Our Joan Didion
Hometown honors celebrated writer
By Gary Delsohn
Joan Didion, the trailblazing Sacramento-born writer who died a year ago, is getting her due in her hometown.
Didion, 87, was one of her generation’s most celebrated writers. But except for a white mansion with a wrap-around front porch at 2000 22nd St., there are few visible signs she ever lived here.
The reasons aren’t clear. Sacramento has always been skittish about boasting on its celebrities, and a number of Didion fans believe she never cared for the place.
They point to comments made in her writing and elsewhere—“Anybody who talks about California hedonism has never spent a Christmas in Sacramento,” for instance—and how she couldn’t wait to flee after graduation from C.K. McClatchy High School in 1952.
But many ambitious young people feel constrained by their hometowns. There is ample evidence she cared deeply for the city and its surroundings.
After moving to Los Angeles and New York, she regularly returned to Sacramento to finish her books. She wrote, “My family had come to Sacramento in the 19th Century… . It formed everything I ever think or ever do or am.”
Now some residents are determined to show the world Sacramento will always love Joan Didion.
There will be two striking statues of her on display, one at the city’s central library Downtown, another at Sacramento City College, where she took classes before moving to UC Berkeley. Sac City will establish a permanent writing scholarship in her name.
This is happening primarily thanks to former public relations man Maurice Read and Gregg Lukenbill, a longtime associate of Read who brought the Kings to town.
Read and Didion were pals at Sac City and kept in touch. One keepsake: a letter Didion sent March 17, 1987, after she read a magazine profile that mentioned the suicide of Read’s daughter.
“I just sat here and cried—how could it have been, how could it be, how must it have been and how must it be still,” Didion wrote to Read.
She went on to talk about deaths in her own family, including the suicide of Stephen Dunne, youngest brother of her husband, writer John Gregory Dunne.
“It is the hardest, almost impossible kind of death to deal with, to think about. We have had a lot of deaths in the family, even a murder… and none stay as raw as suicide. All I can say is that I’m sorry I didn’t know at the time, and I send you my love.”
Read has fond memories of his friendship. Nights studying at the library. Driving out to the country and drinking beer with Didion and friends. Joan stayed in the car, fearful of snakes. “Every so often we’d go over, she’d roll down the window, and she’d take a sip of beer,” Read recalls.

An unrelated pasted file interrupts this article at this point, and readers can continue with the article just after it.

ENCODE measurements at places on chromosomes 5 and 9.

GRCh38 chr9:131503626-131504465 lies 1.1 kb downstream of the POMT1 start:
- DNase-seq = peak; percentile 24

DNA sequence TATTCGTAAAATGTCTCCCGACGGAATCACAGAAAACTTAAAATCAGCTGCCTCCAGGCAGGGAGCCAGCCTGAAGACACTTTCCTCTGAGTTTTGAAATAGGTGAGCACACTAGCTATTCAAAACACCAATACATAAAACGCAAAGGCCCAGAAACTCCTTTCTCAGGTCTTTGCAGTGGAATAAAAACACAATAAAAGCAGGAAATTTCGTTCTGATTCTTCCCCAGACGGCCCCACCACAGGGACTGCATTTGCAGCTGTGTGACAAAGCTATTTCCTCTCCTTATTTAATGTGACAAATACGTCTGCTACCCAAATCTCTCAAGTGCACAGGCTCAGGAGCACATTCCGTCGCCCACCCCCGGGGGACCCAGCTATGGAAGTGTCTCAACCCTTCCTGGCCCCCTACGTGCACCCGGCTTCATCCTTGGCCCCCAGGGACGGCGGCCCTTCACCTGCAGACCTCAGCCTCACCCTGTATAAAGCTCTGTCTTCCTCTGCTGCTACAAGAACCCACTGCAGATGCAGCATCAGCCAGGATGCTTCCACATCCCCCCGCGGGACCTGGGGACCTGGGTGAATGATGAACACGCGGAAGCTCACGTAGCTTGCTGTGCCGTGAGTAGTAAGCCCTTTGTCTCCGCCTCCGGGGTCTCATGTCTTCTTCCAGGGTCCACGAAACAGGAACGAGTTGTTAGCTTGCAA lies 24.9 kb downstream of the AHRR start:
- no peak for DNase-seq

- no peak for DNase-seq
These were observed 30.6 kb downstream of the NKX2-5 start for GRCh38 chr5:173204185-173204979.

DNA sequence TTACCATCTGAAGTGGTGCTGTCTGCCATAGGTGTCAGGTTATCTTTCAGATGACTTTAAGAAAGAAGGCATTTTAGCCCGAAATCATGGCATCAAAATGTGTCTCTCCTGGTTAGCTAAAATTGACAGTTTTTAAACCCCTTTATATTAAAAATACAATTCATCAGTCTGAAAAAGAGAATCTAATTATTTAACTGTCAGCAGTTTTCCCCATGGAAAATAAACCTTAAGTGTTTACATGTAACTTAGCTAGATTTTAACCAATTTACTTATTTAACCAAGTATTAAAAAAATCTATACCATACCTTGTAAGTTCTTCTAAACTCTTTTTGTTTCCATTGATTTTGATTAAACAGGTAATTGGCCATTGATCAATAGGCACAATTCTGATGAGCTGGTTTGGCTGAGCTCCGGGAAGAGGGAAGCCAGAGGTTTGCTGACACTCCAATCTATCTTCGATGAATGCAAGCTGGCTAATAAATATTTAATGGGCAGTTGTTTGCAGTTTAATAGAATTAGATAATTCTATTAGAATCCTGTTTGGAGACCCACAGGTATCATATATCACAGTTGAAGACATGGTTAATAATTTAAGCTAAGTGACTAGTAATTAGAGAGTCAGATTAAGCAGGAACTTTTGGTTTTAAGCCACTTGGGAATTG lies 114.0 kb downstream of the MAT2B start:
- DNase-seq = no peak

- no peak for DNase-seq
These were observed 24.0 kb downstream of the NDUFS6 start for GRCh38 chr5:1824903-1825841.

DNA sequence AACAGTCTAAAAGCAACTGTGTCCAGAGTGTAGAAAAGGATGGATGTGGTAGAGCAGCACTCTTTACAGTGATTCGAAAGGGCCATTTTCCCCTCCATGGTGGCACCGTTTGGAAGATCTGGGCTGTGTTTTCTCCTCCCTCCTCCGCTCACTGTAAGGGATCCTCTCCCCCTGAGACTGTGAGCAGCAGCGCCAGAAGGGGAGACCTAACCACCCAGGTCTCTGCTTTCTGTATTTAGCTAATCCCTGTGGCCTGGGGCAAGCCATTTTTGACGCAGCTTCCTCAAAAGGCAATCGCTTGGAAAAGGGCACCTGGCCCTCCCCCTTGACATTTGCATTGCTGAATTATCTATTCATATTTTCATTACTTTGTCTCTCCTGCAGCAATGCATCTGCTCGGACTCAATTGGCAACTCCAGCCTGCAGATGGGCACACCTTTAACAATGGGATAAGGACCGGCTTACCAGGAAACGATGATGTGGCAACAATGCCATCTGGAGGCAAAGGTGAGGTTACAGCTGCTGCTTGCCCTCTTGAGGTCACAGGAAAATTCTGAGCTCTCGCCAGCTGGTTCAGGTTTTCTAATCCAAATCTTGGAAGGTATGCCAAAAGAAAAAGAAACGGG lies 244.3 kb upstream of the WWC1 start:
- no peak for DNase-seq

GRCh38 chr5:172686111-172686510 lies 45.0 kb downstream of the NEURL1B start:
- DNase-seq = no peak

Troubled that his old friend wasn’t properly celebrated here, Read enlisted history lover Lukenbill, vice president and driving force behind the Sacramento Historical Society. They began to raise money. It poured in quickly, more than $100,000 in 60 days.
Support came from County Supervisor Patrick Kennedy and Mayor Darrell Steinberg, Lt. Gov. Eleni Kounalakis, the Sacramento Historical Society, Griffin Dunne, Angelo and Sofia Tsakopoulos, U.S. Rep. Ami Bera, members of the Didion family, Matt Bult and the Thiebaud Foundation, the Burnett and Mimi Miller family, Mark Friedman, Marci Friedman, Sotiris and Matina Kolokotronis, the Susan McClatchy Foundation, Phyllis Hammer, Dave Luchetti, Joe Gibson and Ruth Rosenberg, Sandra Bauer and Tom Naygrow.
Lisa Reinertson, a Northern California sculptor, was commissioned to create two life-sized statues of Didion. Lukenbill approached Kings ownership and came away with $10,000 and use of Golden 1 Center for a Didion celebration and November unveiling. Her birthday, Dec. 5, is Joan Didion Day in Sacramento.
Here’s Read with more potential news: “A felicitous result of our efforts has been to attract the attention of Joan and John Gregory Dunne’s heirs. They had recently started a search to find a home for the papers and archives of their famous relatives. When they saw the enthusiastic community response to Sacramento’s celebration of Joan, they quickly included Sacramento as a possible site for the Didion/Dunne papers.”
City officials, Read says, are exploring the purchase of the old U.S. Post Office at Ninth and I streets. It could house the Didion/Dunne papers plus Sacramento’s extensive and unique collection of historic documents, photographs, maps and artifacts, material now crammed into a substandard building prone to flooding.
Whether this happens remains to be seen, but I have long been a Joan Didion fan and love this story. I like Lukenbill’s explanation of why she is the perfect ambassador for the city, its history and aspirations.
“She was a fifth generation Sacramentan, if you can believe that,” he says. “And she was hell-bent on accuracy and the truth. In the world we’re living in now, where brainwashing with social media is the norm, how is she not the perfect person to represent this city?”
Gary Delsohn can be reached at firstname.lastname@example.org. Follow us on Facebook, Twitter and Instagram: @insidesacramento.